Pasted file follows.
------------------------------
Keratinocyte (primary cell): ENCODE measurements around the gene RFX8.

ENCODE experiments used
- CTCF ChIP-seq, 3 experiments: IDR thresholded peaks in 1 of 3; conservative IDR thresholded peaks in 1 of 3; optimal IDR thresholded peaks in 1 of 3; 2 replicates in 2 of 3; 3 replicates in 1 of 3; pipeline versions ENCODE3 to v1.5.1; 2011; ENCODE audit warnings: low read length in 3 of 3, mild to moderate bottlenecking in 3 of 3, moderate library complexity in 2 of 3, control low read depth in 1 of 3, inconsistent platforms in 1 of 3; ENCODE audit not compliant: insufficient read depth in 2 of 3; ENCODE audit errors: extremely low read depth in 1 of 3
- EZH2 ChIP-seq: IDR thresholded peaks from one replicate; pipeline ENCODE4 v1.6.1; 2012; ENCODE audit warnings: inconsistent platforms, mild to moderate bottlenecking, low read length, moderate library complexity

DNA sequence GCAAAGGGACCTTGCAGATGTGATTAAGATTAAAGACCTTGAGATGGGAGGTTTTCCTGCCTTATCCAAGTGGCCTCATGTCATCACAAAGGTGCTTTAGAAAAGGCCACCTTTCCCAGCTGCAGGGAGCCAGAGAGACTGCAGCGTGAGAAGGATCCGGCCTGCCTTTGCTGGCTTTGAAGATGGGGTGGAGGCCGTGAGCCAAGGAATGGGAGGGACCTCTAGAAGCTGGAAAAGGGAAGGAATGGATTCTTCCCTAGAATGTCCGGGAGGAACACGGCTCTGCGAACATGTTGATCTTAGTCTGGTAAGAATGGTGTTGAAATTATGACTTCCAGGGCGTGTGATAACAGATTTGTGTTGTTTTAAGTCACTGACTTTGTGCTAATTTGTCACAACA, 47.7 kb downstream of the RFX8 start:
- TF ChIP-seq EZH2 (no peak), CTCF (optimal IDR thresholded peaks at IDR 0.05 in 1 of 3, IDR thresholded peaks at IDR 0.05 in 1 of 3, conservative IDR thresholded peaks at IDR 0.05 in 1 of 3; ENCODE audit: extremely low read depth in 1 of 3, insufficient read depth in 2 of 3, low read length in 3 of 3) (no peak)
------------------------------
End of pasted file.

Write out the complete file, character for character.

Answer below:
Keratinocyte (primary cell): ENCODE measurements around the gene RFX8.

ENCODE experiments used
- CTCF ChIP-seq, 3 experiments: IDR thresholded peaks in 1 of 3; conservative IDR thresholded peaks in 1 of 3; optimal IDR thresholded peaks in 1 of 3; 2 replicates in 2 of 3; 3 replicates in 1 of 3; pipeline versions ENCODE3 to v1.5.1; 2011; ENCODE audit warnings: low read length in 3 of 3, mild to moderate bottlenecking in 3 of 3, moderate library complexity in 2 of 3, control low read depth in 1 of 3, inconsistent platforms in 1 of 3; ENCODE audit not compliant: insufficient read depth in 2 of 3; ENCODE audit errors: extremely low read depth in 1 of 3
- EZH2 ChIP-seq: IDR thresholded peaks from one replicate; pipeline ENCODE4 v1.6.1; 2012; ENCODE audit warnings: inconsistent platforms, mild to moderate bottlenecking, low read length, moderate library complexity

DNA sequence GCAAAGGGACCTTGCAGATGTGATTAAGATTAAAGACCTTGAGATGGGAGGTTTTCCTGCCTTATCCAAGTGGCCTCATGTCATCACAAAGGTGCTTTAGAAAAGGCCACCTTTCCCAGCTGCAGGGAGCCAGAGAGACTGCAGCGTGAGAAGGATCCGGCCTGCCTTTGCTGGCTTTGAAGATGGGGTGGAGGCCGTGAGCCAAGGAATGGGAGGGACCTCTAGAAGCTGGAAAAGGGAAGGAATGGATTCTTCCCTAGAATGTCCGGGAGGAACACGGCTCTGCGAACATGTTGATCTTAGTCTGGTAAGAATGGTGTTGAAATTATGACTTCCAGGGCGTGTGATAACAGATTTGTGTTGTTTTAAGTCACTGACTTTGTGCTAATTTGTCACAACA, 47.7 kb downstream of the RFX8 start:
- TF ChIP-seq EZH2 (no peak), CTCF (optimal IDR thresholded peaks at IDR 0.05 in 1 of 3, IDR thresholded peaks at IDR 0.05 in 1 of 3, conservative IDR thresholded peaks at IDR 0.05 in 1 of 3; ENCODE audit: extremely low read depth in 1 of 3, insufficient read depth in 2 of 3, low read length in 3 of 3) (no peak)